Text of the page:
Wheels and Tire

Observations from 15 Years of Mog Ownership
All photos, Copyright (C) Bill Caid, 2013. All rights reserved.

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I am pretty sure there are several kinds of wheels for mogs.  For my 1300, there are sand-service wheels (very wide) and normal wheels.  For other SBU trucks there are the heavy duty rims that have very thick flanges and use special lug nuts.  I had only 2 sets of rims for my truck, both of the same kind (clearance for disc brakes).  I had one set for my XM-47s and another for my 395 highway tires.

There will be a part number on your wheel; use that as a guide if you need to get another set or a replacement.  Insure that you have the correct offset on the wheel.  Wheels from the 416s can be used on the 1300 if the offset is the same.  Drum brake wheels have a different offset, so beware.


The mog is a big truck and big trucks have big tires.  Big, heavy, expensive tires.  And big tires generate big work when something goes wrong like a flat or a de-bead.

The stock tire for the 1300 is a 12.5R20 or the metric equivalent.  These tires are huge compared to passenger tires, but the are pretty wimpy tires in the entire scheme of things.  And they really could never make a trip like the Altar desert.  The 14.5R20s are better, but still not up to the task of deep, soft sand.  The Michelin XM-47s were the only tire we found that could actually operate in the deep sand and not debead.  We also discovered that the Continental Sand Service tires worked well, but they are not DOT rated for highway use which required logistical backflips to be able to use them on the trail.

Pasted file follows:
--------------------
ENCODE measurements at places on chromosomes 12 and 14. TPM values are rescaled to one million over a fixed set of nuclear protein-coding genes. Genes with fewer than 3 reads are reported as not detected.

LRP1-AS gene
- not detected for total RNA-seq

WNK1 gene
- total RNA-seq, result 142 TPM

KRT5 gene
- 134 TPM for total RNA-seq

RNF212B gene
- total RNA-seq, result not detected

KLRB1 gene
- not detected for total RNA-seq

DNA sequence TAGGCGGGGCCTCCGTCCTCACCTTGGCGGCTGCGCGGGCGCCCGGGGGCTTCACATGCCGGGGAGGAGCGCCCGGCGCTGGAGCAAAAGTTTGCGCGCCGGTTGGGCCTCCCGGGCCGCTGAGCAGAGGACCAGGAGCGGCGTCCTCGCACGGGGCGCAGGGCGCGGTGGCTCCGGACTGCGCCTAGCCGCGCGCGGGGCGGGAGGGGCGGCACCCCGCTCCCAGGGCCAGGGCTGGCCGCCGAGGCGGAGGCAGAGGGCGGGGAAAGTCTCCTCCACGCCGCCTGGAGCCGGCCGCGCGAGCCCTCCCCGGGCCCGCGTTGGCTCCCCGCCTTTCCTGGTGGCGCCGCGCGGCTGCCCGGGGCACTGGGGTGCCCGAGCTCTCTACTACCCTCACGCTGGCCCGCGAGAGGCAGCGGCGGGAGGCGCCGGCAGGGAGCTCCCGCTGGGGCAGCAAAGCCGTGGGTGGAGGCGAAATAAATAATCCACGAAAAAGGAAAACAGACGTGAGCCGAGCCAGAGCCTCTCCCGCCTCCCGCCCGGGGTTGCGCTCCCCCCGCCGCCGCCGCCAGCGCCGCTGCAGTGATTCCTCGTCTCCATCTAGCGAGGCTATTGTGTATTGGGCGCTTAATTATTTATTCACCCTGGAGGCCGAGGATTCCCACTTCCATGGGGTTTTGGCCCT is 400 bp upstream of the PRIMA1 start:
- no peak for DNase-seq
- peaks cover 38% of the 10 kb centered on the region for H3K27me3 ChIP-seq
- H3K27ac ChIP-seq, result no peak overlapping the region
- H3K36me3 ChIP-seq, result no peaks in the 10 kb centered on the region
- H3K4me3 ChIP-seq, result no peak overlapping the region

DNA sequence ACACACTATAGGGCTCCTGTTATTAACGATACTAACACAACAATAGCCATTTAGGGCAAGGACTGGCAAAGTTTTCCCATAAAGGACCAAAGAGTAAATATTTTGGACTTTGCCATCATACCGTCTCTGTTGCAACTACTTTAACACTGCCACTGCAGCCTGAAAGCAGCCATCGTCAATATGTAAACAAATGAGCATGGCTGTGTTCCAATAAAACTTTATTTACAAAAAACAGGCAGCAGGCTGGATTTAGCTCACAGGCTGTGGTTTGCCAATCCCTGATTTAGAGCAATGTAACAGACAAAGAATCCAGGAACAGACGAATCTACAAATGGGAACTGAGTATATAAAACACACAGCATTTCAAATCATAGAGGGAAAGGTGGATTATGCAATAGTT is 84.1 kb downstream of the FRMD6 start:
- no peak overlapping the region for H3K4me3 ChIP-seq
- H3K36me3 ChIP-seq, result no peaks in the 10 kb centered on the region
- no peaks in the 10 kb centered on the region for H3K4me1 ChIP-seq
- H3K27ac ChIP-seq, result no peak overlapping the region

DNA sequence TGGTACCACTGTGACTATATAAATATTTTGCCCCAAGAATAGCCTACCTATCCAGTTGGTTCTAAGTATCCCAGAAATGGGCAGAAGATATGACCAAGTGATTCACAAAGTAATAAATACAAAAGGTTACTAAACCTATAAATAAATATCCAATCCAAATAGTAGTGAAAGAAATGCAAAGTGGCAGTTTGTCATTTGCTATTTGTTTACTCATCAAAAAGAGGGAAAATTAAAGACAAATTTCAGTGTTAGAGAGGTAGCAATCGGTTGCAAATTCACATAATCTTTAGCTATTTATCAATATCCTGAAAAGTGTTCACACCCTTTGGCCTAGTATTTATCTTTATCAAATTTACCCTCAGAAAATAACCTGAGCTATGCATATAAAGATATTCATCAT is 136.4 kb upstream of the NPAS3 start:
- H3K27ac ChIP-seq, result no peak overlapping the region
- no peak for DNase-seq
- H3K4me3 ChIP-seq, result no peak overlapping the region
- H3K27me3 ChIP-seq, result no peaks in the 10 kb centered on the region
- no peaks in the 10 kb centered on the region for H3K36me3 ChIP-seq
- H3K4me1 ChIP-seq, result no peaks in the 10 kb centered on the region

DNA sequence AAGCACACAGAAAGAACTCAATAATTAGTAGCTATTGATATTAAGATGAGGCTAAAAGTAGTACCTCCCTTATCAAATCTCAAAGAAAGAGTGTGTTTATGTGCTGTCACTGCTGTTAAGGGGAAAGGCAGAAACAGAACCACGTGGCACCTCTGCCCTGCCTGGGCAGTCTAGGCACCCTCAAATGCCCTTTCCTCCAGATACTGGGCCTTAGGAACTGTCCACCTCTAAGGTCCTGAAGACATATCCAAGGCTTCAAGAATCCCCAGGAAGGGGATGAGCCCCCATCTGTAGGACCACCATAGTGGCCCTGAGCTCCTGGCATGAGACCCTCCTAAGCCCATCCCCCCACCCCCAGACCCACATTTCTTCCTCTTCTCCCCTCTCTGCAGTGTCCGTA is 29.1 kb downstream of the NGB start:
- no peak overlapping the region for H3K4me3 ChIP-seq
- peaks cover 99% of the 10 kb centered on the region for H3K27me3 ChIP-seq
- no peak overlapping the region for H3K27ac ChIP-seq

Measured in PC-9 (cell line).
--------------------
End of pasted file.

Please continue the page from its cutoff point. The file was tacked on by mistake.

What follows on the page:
Over the years I ran many kinds of tires on my truck, mostly Michelins but also Continentals as well.  The Contis were fine tires, but hard to find (back then); the Michelins were easier.  I ran XL, XS, XM, XML and XZL (395s) models on my truck.  The XL and XS tires were, in my opinion, shit.  They wore poorly and did not handle air-down situations well.  The XMs are THE tire to have if you can find them and can afford them.  Last time I checked they were in short supply and about $1200 each.  XML tires are not really the correct tire for the 1300.  In fact, to run them, we had to install a body lift to allow them to fit.  The concept of a body lift on a mog is rather absurd given how big the truck is, but that is what was required to allow the tires to fit without rubbing.  The benefit is that XML tires can be had surplus for about $150 for a mostly new tire.  And, if most of your travel is going to be on asphalt, why grind down your expensive and rare XMs on the pavement.  My solution was to buy a spare set of rims and mount the ex-mil tires and head out.  Our trip to Alaska and back was on ex-mil tires.  Ditto for a cross-U.S. trip the following year.  The 395s really want a 10" rim and the mog rim is 11".  So, getting these tires to set the bead is hard (ether-explosion hard).  And, because of this, they cannot air down well.  20 psi is the minimum we would run with the bigger tires.

The XMLs are a different tread pattern and are available in multiple sizes.  365mm is the correct size for the 1300.  See the Michelin web site for details.  XMLs also come in 395/85R20 because that is what we run on Thor.  The 395s could work on a 1300 if the body has been lifted and the fender position adjusted.  See the Body section for details.